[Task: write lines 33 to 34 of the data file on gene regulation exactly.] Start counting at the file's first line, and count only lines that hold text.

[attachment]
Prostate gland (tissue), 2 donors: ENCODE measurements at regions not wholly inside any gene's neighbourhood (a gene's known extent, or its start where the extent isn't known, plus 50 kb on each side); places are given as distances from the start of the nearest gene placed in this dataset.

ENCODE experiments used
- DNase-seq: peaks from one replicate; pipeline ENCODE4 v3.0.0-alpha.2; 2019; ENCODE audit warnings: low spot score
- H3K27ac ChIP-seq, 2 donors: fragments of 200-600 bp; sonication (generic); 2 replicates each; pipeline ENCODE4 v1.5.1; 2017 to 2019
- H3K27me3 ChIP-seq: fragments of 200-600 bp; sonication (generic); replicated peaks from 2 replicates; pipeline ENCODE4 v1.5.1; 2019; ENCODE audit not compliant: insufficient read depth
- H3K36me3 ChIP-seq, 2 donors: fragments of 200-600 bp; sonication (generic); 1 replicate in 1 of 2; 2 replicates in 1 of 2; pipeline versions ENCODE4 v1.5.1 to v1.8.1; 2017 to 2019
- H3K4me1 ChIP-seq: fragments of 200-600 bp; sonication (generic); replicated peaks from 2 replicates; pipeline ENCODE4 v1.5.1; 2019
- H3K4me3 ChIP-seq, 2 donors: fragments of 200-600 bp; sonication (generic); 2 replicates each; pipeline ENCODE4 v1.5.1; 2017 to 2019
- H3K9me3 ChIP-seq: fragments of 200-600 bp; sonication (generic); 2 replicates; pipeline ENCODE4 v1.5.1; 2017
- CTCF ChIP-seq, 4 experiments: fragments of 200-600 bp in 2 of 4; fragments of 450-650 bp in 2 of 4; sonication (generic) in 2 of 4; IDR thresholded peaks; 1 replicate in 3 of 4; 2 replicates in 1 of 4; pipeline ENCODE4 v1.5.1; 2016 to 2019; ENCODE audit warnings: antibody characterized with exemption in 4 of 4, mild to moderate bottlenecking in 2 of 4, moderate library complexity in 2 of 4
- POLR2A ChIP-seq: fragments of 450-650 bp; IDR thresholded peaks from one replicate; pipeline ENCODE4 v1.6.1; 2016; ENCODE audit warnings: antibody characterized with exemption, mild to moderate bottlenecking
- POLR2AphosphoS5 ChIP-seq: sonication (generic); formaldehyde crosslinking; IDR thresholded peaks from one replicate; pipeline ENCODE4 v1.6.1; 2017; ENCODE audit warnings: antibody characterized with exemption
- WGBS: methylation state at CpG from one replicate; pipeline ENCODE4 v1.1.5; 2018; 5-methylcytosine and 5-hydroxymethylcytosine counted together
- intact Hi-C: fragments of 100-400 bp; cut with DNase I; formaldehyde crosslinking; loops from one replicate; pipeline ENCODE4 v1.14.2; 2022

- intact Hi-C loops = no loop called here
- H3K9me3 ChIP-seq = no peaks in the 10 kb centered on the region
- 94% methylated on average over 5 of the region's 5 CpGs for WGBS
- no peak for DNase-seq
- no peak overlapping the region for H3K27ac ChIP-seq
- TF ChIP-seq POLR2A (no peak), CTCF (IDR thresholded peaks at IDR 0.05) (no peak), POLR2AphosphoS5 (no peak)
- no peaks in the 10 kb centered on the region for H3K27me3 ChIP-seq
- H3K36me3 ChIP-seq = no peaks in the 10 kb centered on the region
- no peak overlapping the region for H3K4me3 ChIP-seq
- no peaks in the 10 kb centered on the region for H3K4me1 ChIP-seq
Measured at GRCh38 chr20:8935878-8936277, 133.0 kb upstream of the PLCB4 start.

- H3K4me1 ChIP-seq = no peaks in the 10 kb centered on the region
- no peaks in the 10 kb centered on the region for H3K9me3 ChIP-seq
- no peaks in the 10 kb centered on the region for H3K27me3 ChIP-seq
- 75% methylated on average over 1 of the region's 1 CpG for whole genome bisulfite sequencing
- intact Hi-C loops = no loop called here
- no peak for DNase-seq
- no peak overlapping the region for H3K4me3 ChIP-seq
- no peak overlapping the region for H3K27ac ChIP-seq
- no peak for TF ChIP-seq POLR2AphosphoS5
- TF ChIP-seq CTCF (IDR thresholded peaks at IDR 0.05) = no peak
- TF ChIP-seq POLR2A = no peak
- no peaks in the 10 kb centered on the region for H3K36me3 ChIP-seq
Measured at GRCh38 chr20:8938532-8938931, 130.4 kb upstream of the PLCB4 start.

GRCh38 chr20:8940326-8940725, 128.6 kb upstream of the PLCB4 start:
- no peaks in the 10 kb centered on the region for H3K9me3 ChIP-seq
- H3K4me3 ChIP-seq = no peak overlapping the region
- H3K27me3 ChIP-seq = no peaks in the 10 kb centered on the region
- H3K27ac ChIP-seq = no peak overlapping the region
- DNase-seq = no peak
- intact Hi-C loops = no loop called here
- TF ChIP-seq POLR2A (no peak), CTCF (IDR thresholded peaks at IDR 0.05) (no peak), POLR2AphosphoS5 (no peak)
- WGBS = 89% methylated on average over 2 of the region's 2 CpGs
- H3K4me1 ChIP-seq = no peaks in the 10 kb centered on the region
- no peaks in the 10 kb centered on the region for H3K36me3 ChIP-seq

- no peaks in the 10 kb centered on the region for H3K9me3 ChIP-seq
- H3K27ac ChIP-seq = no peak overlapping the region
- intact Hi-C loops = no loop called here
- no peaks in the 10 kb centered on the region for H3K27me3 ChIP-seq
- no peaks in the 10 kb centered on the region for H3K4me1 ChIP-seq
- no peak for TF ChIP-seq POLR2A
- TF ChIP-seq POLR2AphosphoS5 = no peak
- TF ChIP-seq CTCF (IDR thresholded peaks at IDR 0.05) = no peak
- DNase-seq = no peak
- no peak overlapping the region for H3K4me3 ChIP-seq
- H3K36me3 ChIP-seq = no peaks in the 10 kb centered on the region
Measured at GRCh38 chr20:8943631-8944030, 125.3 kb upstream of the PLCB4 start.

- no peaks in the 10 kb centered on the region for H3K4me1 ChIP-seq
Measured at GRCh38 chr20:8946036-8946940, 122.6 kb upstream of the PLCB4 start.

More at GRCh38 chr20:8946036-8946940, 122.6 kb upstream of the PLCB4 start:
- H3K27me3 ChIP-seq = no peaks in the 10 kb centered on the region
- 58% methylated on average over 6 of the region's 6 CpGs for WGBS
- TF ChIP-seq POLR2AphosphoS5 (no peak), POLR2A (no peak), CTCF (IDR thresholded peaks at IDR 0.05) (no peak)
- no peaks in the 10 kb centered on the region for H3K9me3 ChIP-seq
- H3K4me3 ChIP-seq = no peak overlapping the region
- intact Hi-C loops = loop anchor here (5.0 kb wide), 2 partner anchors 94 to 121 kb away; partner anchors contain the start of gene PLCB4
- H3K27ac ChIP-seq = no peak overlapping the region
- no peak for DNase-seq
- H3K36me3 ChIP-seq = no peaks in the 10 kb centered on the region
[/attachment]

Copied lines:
- no peak overlapping the region for H3K27ac ChIP-seq
- no peak for TF ChIP-seq POLR2AphosphoS5